Willow On The Wane, Kashmir Cricket Bat Faces Extinction

Willow On The Wane, Kashmir Cricket Bat Faces Extinction

25 September 2011
PTI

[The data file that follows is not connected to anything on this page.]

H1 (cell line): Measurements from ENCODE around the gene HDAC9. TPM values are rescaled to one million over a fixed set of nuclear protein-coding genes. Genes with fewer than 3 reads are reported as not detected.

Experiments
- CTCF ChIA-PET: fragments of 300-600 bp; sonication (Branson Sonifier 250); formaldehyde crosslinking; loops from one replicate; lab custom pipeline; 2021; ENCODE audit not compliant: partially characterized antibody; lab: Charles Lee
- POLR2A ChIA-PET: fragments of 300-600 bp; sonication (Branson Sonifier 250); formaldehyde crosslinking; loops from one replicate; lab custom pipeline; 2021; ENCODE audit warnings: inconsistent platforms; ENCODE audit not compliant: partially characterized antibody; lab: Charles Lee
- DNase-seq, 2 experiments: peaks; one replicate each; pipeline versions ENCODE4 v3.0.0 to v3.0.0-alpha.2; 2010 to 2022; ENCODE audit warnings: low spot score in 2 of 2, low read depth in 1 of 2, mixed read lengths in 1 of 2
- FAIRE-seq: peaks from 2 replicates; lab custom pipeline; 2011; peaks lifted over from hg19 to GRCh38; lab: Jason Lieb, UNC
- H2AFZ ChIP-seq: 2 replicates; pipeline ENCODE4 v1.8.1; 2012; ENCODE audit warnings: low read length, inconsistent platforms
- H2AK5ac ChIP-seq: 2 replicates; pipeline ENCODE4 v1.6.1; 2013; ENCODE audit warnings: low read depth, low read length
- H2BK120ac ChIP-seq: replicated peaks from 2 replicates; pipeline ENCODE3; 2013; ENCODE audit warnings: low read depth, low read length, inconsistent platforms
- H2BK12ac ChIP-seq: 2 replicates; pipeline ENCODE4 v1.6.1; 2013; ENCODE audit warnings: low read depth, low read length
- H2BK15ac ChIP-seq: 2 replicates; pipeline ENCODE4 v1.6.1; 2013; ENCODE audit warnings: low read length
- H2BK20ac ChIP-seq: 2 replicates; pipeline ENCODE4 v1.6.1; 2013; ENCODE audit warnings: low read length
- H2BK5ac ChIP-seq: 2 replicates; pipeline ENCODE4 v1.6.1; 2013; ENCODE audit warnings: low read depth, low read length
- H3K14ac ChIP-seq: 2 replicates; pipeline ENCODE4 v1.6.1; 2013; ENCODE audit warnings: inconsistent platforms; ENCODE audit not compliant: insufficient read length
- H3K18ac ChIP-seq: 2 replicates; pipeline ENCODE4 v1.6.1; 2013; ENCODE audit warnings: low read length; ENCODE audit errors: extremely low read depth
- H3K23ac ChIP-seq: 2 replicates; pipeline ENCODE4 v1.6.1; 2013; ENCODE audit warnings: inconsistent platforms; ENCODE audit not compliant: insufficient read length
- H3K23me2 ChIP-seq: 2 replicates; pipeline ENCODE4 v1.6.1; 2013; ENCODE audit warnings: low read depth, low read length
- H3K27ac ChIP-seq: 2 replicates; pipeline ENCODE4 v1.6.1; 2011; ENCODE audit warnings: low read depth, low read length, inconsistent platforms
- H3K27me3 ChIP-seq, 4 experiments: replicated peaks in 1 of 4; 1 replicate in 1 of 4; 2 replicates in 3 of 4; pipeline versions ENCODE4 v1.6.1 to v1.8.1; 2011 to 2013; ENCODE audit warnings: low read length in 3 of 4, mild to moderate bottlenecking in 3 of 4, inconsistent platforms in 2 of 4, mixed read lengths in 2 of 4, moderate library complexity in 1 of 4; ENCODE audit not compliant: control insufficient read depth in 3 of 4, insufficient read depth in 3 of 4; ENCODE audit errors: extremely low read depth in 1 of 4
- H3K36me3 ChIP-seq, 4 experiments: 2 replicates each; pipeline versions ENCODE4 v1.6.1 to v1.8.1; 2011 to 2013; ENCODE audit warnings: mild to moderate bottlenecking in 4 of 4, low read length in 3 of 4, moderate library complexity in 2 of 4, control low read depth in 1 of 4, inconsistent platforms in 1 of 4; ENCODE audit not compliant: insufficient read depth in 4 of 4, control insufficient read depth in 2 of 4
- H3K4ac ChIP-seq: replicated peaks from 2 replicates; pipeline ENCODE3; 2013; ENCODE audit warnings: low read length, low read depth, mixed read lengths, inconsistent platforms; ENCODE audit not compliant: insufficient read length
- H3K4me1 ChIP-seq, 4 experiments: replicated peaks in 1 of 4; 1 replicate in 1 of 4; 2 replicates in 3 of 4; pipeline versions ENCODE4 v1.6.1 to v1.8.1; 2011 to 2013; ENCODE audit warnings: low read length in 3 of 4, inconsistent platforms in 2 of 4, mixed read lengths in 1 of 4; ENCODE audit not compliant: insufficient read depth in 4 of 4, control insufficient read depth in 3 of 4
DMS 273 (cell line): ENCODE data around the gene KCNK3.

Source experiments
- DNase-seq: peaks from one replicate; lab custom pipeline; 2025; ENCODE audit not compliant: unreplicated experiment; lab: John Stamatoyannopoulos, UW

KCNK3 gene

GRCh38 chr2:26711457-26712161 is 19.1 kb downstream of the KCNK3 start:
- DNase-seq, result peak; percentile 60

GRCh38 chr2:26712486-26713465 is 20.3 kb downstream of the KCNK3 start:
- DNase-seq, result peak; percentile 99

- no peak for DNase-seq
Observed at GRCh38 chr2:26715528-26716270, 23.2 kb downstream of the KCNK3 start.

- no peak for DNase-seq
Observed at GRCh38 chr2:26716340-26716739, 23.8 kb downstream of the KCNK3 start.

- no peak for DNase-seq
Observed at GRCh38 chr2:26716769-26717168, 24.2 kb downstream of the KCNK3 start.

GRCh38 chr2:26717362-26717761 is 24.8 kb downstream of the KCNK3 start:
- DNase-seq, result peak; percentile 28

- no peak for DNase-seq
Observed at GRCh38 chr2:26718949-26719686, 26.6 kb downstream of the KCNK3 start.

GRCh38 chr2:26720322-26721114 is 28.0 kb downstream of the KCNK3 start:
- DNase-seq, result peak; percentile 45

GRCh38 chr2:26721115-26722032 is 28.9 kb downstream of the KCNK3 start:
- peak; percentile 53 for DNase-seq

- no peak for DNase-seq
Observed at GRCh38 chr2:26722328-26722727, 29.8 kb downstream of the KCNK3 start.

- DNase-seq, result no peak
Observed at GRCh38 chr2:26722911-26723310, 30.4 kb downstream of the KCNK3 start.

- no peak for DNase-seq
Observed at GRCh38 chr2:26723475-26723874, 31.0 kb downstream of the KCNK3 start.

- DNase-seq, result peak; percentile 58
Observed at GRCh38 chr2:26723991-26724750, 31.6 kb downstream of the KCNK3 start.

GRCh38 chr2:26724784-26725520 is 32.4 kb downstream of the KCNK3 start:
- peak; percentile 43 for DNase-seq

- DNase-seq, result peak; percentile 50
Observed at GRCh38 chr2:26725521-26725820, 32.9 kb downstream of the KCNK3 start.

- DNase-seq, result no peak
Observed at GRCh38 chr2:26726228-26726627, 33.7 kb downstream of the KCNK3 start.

Hulmulla: Kashmir’s fabled cricket bats may soon call it a day as the main raw material-the willow-is fast disappearing due to the long gestation period and low returns for farmers. The industry, with around 300 small and big manufacturing units, provides direct and indirect employment to nearly 15,000 people in the Valley and is estimated to have an annual turnover of over Rs 10 crore. Dwindling willow plantation amid allegations about the incapacity of the government to introduce an upgraded breed of the willow, which grows faster to the required girth, may lead to the demise of the industry sooner than expected. Abdul Hameed, who has been manufacturing bats for the last 35 years, at a factory in Hullmulla village, located on the highway in South Kashmir, said the industry may soon shut down. “This industry is in its last stages and will soon collapse,” Hameed said. He said the biggest handicap of the industry is the willow itself, which takes decades to grow to the size required for making bats. “There are not many trees left and no one plants them anymore because the government has failed to introduce the English willow here. No one will keep his land in use for a plantation which takes 30 years to grow,” he said. At Gateway Sports Factory, where Hameed works, there are thousands of bat clefts stacked and saw dust covers the ground. The factory manufactures 2,000-4,000 bats annually, depending on the market demand. The “bat-hub”, comprising seven villages - Charsoo, Hallmulla, Bijbehara, Sangam, Sethar, Pujteng and Mirzapor in the South Kashmir - also faces another problem. The widening of the National Highway will displace 99 factories and the government seems to have no plans for their relocation. “Some people associated with this industry are facing difficulties because of the road widening, let them come and meet me,” State Minister of Industries S S Slathia told reporters while inaugurating a common facility centre for cricket bats. Ironically, a facility with boiler-based wood seasoning chambers - which speeds up the processing of bat clefts - has been constructed alongside the highway without any planning or consultation with the Roads and Buildings department. Parts of the facility constructed at a cost of Rs 6 crore are also getting bulldozed on account of widening of the National Highway. “Road widening is about national interest, but we also have to see what steps should be taken to help those who will be displaced by the road widening. I ask the deputy commissioner to provide them proper compensation,” Slathia said. He said they will be settled in a “cluster” at a single place. The President of the Cricket Bat Manufacturers Association of Kashmir, Nazir Ahmad Salroo, seemed more pessimistic about the prospects of the industry. “Not even ten years,” he said, “The end of this industry will begin in the next two years.” Salroo blamed the consecutive state governments for the decline in industry. “We had once submitted a proposal for introduction of high breed willow and asked the government to provide us land for plantation, but it was never allotted,” he said. He said the government has also failed to notify the use of willow exclusively for bat manufacturing.


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